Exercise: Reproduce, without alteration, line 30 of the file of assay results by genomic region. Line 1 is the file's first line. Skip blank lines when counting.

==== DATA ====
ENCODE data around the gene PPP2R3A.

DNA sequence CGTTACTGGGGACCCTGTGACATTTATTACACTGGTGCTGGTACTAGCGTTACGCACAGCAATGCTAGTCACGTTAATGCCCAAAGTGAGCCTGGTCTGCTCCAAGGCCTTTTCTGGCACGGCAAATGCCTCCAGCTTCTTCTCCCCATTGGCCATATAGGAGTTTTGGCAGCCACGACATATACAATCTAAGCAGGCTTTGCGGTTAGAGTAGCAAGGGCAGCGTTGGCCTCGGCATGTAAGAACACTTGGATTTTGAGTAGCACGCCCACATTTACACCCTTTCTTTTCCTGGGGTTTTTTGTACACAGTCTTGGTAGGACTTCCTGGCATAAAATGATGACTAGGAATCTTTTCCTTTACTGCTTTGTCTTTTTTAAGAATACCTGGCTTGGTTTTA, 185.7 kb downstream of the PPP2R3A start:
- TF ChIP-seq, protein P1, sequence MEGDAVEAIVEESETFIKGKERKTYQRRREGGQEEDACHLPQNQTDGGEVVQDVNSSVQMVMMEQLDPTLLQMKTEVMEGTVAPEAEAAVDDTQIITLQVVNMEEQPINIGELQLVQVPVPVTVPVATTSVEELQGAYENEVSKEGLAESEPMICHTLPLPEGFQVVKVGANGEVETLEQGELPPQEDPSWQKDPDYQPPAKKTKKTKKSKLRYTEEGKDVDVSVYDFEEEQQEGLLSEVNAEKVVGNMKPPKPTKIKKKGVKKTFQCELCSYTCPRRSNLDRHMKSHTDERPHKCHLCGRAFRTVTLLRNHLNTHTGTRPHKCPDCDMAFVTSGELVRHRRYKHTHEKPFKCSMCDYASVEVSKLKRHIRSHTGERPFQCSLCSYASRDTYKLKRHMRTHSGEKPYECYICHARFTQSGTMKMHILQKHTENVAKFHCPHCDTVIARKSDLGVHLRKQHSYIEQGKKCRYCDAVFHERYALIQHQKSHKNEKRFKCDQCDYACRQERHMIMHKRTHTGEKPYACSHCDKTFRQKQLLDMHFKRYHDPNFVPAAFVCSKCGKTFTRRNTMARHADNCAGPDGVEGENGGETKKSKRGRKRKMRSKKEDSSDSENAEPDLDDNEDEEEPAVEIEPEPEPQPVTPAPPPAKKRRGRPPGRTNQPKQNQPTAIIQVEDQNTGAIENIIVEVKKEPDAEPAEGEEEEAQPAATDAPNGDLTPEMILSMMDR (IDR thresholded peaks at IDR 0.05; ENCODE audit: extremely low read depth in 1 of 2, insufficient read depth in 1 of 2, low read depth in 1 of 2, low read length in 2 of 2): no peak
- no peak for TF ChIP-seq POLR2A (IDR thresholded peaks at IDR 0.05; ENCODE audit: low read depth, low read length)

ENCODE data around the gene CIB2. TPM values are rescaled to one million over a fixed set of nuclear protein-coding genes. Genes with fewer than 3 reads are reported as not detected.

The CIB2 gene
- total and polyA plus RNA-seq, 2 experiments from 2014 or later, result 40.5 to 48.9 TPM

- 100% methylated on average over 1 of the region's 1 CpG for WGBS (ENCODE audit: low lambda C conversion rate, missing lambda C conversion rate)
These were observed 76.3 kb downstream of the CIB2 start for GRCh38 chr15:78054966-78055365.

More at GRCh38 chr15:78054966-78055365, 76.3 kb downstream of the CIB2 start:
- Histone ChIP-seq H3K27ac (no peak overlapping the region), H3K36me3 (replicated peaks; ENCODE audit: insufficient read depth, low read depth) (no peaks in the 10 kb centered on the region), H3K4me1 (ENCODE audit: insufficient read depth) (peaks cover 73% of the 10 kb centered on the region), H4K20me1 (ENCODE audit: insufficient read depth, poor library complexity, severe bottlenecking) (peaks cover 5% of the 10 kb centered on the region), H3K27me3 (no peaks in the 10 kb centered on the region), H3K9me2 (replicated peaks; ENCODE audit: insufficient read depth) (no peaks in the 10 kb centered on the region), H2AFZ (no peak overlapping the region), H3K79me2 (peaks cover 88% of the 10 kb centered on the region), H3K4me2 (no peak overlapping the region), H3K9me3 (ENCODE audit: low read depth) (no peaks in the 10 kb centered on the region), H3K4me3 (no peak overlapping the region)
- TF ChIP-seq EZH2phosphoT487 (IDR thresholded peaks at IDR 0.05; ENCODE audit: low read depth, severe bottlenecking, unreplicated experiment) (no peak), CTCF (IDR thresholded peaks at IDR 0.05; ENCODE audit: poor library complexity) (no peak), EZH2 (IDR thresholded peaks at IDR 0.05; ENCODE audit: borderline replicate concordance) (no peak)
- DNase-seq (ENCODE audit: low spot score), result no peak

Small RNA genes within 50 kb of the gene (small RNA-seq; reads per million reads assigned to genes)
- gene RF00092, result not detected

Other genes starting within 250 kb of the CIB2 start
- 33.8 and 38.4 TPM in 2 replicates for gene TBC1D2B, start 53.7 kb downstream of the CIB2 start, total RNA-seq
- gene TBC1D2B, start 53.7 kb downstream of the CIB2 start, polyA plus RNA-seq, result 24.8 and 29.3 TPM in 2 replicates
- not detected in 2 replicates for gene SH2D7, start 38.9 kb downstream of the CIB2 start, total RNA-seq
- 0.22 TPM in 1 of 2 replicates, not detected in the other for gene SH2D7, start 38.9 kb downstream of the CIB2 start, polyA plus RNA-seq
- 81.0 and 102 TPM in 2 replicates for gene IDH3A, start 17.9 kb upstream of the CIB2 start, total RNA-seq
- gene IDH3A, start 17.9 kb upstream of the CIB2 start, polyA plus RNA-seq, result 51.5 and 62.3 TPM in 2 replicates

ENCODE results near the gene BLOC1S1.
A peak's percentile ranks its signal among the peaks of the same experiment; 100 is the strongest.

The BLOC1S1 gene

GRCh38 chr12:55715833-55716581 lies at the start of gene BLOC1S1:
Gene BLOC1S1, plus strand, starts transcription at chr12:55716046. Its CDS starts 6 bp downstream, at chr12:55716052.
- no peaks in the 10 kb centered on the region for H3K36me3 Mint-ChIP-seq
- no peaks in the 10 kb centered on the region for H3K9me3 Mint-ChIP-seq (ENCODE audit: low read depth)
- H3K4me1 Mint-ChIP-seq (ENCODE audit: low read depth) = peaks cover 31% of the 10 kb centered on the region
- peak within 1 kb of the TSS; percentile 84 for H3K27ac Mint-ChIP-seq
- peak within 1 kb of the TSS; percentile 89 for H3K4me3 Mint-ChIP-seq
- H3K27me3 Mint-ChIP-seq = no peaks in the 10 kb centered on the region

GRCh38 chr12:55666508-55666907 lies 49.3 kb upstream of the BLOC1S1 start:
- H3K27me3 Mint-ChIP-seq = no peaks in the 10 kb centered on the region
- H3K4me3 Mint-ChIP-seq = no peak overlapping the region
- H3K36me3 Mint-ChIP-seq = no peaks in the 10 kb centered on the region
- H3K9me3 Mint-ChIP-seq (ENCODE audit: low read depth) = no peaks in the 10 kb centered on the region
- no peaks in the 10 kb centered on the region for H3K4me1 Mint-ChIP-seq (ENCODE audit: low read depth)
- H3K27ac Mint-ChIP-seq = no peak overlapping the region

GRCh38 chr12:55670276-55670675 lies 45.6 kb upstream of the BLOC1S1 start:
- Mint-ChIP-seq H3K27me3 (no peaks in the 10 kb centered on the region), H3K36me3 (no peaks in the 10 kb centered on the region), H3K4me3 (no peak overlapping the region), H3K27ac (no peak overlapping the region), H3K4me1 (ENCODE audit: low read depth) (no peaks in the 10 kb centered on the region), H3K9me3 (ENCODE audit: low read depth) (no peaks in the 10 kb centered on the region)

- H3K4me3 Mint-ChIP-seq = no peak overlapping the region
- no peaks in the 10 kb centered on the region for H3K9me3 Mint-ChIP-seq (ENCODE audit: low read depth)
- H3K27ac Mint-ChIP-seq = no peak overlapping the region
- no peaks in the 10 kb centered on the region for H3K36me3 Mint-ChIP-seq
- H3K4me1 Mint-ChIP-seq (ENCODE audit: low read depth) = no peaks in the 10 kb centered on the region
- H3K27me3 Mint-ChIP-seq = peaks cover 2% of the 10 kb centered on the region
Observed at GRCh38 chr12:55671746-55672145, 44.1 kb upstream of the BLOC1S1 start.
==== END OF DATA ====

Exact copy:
- H3K4me1 Mint-ChIP-seq (ENCODE audit: low read depth) = peaks cover 31% of the 10 kb centered on the region